I recently upgraded a legacy PHP project to use Composer. This legacy project already had an autoloader, but wasn’t conforming to any standards. I needed to be able to use some of the amazing PHP packages out there without doing awkward manual downloads and installations. Composer is the answer, but how to ensure a seamless transition?

The Scene

The legacy project already had an autoloader that loads a few classes. It looked a little bit like this:

spl_autoload_register(function ($class) {
    include $class . '.php';

These were all contained in a Libs directory. All of the views were contained in a htdocs directory. It looked a little something like this:

  /Other Classes…

This set up works nicely. But what we really want is to be able to browse Packagist and easily install some of the open source tools available.

Installing Composer

Composer is pretty much the standard package manager for PHP.

Composer is super simple to install. It’s all explained here on Composer’s site so I don’t need to repeat it.

This is how my folder structure was looking after the Composer install:

  /Other Classes…

Autoloading Legacy Libs

Composer is usually used to autoload packages and classes conforming to PSR-0 or PSR-4 standards. None of the code within the legacy Libs directory complies with either standard. They don’t even use Namespaces. So how can we use Composer’s autoloading abilities on them? We use Composer’s classmap option.

So in our case it looks like this inside the composer.json:

    "autoload": {
        "classmap": ["Libs"]

We only have one folder to autoload, but you can include multiple folders in the classmap array.

Using Composer’s autoload in our views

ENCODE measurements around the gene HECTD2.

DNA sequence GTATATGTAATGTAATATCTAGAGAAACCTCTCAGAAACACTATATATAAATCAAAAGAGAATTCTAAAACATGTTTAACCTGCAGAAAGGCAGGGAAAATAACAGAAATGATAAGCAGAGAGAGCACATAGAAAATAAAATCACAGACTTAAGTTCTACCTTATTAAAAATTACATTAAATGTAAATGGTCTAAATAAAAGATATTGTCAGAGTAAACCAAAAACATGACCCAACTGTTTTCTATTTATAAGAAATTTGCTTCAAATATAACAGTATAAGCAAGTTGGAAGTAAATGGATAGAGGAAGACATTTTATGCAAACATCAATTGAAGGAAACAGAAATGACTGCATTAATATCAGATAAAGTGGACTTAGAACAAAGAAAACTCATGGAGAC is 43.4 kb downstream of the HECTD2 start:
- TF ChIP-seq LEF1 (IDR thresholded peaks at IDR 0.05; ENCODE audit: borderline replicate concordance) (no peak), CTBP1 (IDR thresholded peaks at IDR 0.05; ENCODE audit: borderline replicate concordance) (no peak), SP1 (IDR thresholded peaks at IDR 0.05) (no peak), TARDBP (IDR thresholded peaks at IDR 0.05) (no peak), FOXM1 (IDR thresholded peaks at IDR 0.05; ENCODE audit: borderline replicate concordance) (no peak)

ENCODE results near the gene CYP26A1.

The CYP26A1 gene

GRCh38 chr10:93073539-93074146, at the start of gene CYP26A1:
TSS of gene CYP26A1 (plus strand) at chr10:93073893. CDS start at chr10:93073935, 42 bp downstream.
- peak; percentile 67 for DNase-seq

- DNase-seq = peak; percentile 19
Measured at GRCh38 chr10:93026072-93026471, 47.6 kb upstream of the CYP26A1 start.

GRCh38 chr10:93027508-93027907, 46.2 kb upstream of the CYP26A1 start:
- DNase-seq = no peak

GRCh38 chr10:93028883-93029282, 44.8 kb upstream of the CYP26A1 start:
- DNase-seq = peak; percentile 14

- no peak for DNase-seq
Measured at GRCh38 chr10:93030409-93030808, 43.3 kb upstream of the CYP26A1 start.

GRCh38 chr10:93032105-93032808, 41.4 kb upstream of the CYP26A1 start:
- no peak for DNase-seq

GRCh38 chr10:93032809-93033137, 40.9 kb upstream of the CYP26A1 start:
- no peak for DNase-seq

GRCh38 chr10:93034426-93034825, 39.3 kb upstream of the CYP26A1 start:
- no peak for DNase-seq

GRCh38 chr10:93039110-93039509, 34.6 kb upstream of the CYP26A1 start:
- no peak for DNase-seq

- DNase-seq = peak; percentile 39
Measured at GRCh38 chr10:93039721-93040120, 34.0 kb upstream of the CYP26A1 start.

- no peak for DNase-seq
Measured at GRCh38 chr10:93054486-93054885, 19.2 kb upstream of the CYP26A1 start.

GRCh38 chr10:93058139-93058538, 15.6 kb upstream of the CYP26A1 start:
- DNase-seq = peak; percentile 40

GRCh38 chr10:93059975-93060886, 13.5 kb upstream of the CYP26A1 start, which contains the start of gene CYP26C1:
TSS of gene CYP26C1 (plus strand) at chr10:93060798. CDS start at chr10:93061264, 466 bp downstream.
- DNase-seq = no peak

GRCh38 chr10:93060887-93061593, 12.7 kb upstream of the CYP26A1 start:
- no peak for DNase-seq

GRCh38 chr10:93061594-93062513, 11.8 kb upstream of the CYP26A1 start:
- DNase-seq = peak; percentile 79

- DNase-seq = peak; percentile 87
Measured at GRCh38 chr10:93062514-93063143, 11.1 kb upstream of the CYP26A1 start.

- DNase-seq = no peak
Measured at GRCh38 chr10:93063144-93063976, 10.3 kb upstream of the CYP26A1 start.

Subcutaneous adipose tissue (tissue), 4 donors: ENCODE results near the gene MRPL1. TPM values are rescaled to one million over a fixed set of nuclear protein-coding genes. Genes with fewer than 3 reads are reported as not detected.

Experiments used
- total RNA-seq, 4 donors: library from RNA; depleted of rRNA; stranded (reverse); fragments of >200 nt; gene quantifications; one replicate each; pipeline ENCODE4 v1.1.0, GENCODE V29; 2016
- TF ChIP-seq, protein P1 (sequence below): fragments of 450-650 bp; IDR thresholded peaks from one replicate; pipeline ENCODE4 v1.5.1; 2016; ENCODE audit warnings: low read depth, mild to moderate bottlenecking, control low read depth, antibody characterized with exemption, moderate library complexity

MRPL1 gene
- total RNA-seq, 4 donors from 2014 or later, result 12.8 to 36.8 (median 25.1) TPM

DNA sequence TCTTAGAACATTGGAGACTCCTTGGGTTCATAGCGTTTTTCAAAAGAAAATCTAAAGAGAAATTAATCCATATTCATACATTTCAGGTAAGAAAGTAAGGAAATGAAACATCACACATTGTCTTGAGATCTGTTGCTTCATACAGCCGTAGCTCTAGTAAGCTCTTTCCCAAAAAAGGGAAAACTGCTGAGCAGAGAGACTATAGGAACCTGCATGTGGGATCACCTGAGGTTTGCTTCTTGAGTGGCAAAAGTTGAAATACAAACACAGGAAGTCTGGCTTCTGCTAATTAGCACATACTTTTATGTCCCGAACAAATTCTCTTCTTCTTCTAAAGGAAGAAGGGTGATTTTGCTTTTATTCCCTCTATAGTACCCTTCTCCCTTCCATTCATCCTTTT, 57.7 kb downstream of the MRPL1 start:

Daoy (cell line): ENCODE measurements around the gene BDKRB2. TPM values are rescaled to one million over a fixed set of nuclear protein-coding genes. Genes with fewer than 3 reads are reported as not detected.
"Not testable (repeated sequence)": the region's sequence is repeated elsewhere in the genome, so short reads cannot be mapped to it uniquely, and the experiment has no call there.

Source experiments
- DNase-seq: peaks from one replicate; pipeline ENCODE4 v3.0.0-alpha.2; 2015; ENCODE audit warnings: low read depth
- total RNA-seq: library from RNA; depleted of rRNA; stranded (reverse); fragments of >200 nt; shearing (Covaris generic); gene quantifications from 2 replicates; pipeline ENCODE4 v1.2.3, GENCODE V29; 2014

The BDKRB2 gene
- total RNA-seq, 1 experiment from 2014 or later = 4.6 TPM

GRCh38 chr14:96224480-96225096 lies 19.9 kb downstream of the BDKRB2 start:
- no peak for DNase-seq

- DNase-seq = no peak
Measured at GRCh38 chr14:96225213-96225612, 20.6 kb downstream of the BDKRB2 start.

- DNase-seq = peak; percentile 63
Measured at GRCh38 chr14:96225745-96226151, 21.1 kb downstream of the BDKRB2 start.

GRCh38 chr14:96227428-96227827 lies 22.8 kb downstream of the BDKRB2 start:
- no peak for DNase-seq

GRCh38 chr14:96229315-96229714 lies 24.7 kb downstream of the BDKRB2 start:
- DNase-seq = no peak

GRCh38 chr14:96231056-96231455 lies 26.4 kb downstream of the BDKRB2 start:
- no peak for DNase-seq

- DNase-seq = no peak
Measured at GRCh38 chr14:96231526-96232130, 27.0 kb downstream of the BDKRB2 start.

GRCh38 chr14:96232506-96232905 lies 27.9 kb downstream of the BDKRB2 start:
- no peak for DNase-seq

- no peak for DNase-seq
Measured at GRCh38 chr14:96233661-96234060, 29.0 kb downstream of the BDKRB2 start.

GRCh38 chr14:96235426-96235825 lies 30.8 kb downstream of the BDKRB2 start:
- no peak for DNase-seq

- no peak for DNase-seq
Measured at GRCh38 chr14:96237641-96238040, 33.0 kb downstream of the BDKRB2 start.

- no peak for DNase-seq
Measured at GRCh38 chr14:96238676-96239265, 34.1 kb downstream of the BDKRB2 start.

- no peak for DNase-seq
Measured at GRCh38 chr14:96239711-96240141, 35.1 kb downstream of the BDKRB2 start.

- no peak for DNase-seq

The last step is to make sure we can cleanly include the Composer autoload in our views. The goal is to include something like this in each view:

include 'autoload.php'

This is nice and simple, but our views are likely it be in lots of different directories. How can we use that same file reference from any view?

We update the include_path in our apache server config.

In our case, the include_path already points directly to our Libs directory. This allowed us to include our previous autoloader from any view. The previous autoloader is also not being completely replaced in one go. We are going to have to run them both side by side while we work on updating every view to use the new Composer autoload. In this case we need to include two directories in our include_path. One for the original Autoloader.php located in the Libs directory and one for the Composer autoload.php located in the vendor directory.

What we end up with is an include_path that looks like this:

php_value include_path "vhosts/site_name/Libs:vhosts/site_name/vendor"

Give apache a quick restart and you are good to go!

Now just add the following to the top of your views:

include 'autoload.php'

Next find a PHP package you like. I’m quite partial to Carbon for date handling.

And now you can run

composer require nesbot/carbon

from the command line to install the package!

Inside your view you can just do something like:

use Carbon\Carbon;
$now = Carbon::now();

Any questions, feel free to get in touch @ACyphus.